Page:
time for market rotation?

market rotation

We all understand what the winning formula for the pandemic stock market looks like:  overweight NASDAQ, underweight the Russell 2000;  overweight secular growth stocks with worldwide sales, underweight US-centric business cycle sensitives.

At some point, however, at least one of two things happens:

–evidence starts to build that the worst of the pandemic-induced slump in economic activity is past us.  Companies start hiring again; credit card sales start to pick up; houses begin to be sold…   or,

–the valuation difference between safe havens and pandemic losers becomes so great that contrarians begin to sell the former to buy the latter.

In either case, the market rotates away from what has been successful so far into something else.

Two questions:  when and toward what.

On the valuation front, year to date NASDAQ is down by 3% (among heavyweights, MSFT is +12%), the Russell 2000 is -27%.  Yes, this is the trend we’ve seen through most of the economically toxic Trump administration.  But the magnitude is different.  This is a huge gap in a short amount of time.

Nevertheless, despite the fact I would really like to shift my holdings away from recent winners, price action isn’t giving me the slightest encouragement to do so.

For me, the “toward what” isn’t really clear either.  So it may be that professional investors will take the very unusual step of simply raising cash and waiting.

As for me, I’m staying on the sidelines with the same tech/cloud-heavy portfolio.

 

a third factor 

A cardinal rule for investment success during my 40+ year involvement with stocks has been to avoid worrying too much about politics.  Think calmly and objectively instead.  It’s becoming difficult to ignore the increasingly bizarre and worrisome actions of the Trump administration, though, which are also taking on more and more of a 1984 tone.

Lack of attention to education, retraining workers and aging infrastructure–failings of both major political parties–are bad enough.

But now there’s Trump’s doubling down on his worst-in-the-world response to COVID-19, which has so far cost the US more deaths than all our armed conflicts since WWII.  (According to the Financial Times, 90% of these deaths were preventable had Trump not continually asserted the pandemic was not real.)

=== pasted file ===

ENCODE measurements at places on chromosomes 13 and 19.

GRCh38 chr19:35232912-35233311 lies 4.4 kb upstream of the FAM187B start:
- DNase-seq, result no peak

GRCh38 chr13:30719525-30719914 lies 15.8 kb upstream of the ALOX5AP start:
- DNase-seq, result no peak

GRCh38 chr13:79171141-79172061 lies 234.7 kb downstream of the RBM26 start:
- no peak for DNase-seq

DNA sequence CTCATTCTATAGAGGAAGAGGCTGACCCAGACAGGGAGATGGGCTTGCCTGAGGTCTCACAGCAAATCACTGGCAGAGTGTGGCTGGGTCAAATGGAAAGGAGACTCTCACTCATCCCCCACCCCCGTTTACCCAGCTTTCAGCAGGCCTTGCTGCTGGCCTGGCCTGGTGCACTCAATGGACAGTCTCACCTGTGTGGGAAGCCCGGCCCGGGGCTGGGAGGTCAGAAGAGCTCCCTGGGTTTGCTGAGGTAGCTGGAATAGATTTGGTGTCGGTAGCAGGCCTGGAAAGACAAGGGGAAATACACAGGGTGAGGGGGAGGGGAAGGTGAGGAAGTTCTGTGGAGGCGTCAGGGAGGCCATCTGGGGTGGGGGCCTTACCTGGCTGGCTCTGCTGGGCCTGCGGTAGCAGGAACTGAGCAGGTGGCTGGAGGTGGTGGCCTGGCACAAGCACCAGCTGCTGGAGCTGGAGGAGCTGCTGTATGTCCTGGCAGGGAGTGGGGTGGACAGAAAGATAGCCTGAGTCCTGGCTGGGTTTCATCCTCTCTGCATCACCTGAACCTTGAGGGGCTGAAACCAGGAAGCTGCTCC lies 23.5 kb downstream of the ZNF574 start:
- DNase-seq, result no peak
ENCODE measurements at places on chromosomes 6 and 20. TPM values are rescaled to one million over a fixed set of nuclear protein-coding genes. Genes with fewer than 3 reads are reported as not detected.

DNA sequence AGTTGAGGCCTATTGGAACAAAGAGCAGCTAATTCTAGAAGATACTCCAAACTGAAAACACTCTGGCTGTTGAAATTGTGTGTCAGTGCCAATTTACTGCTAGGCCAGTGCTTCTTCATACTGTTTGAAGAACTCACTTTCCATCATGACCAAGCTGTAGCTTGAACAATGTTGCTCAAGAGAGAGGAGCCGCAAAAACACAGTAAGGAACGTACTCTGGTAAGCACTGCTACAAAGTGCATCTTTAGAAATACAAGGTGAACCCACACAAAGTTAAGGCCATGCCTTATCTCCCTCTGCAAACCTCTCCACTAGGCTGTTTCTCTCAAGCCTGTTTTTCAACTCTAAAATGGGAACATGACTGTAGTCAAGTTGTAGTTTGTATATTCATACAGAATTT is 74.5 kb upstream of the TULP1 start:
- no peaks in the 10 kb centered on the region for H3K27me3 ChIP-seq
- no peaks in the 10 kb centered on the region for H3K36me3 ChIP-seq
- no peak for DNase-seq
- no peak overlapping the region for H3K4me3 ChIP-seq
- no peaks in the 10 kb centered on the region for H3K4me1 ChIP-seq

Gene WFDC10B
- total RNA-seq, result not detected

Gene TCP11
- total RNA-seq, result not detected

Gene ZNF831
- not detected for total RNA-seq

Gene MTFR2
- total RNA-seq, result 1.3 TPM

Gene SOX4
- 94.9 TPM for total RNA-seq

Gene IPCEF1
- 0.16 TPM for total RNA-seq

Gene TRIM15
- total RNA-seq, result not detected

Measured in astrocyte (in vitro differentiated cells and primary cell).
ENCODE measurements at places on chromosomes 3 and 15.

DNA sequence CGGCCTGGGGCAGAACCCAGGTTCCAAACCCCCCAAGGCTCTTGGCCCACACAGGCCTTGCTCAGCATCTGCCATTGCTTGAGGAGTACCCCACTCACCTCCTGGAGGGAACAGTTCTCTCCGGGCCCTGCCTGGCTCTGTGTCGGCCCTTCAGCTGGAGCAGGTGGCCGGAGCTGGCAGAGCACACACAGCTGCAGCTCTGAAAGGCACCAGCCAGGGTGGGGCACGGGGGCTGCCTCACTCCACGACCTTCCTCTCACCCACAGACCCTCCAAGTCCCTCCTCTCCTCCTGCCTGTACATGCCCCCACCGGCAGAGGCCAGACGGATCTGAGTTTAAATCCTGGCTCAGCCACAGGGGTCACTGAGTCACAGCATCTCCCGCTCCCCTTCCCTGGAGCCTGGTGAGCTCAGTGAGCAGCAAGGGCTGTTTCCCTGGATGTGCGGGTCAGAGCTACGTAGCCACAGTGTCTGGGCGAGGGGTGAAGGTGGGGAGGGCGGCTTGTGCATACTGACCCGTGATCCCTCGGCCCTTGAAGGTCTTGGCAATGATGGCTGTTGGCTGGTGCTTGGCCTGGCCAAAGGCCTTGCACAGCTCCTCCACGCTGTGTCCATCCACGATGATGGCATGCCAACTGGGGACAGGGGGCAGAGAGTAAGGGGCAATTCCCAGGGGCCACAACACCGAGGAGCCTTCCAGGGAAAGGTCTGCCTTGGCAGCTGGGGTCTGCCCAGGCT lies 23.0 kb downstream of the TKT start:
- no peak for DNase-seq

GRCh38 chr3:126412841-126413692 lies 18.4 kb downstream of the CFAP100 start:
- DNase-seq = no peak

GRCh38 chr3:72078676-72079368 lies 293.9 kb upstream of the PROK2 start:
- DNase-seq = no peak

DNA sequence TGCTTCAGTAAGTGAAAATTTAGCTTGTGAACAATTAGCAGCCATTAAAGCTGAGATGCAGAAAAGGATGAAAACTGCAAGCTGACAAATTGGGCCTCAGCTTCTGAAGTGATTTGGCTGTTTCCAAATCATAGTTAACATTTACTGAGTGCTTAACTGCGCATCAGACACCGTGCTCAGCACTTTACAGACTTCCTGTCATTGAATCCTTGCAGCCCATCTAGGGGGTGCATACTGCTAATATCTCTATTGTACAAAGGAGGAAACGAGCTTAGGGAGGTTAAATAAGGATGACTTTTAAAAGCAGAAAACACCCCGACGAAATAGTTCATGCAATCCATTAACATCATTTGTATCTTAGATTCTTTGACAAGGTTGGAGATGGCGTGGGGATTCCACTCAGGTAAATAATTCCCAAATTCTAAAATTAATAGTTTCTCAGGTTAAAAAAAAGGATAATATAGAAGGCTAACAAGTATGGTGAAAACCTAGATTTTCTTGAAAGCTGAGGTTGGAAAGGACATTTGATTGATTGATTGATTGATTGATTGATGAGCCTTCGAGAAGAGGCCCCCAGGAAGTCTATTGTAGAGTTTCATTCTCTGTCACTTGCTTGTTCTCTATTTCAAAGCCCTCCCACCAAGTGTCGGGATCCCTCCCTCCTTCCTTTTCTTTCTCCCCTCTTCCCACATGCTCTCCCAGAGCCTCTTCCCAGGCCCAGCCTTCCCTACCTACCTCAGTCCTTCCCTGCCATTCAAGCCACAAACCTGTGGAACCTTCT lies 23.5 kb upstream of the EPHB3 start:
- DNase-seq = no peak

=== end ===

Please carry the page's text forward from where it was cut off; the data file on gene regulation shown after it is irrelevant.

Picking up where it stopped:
Then there are his recent threats to bar Chinese students from US universities and to deny Chinese-made goods entry to the US–more signature shoot-yourself-in-the-foot moves.  Perhaps more important in a pragmatic sense, Trump threatens a lot but does nothing.  To me, this is the worst of all possible worlds because it exposes his underlying weakness.

Finally, as an Army veteran I’m particularly disturbed that Trump is destroying the career of the Navy captain who rescued his crew when he found his aircraft carrier a coronavirus hotspot.  At the same time he’s pardoned a convicted war criminal and is now trying to have charges dropped against former General Flynn, who confessed to lying to the FBI to conceal his work as an agent of the Russian government.  In other words, Duty, Honor, Country and the content of one’s character mean nothing.

 

A rant, yes.  But there is a point.  The Hitler vibe is certainly not a positive for potential buyers of US goods and services in foreign markets.  Nor are indifference to human life and race hatred a big draw for foreign investment or tourism here.

 

 

 

 

 

 

 

 

 

 

 

 

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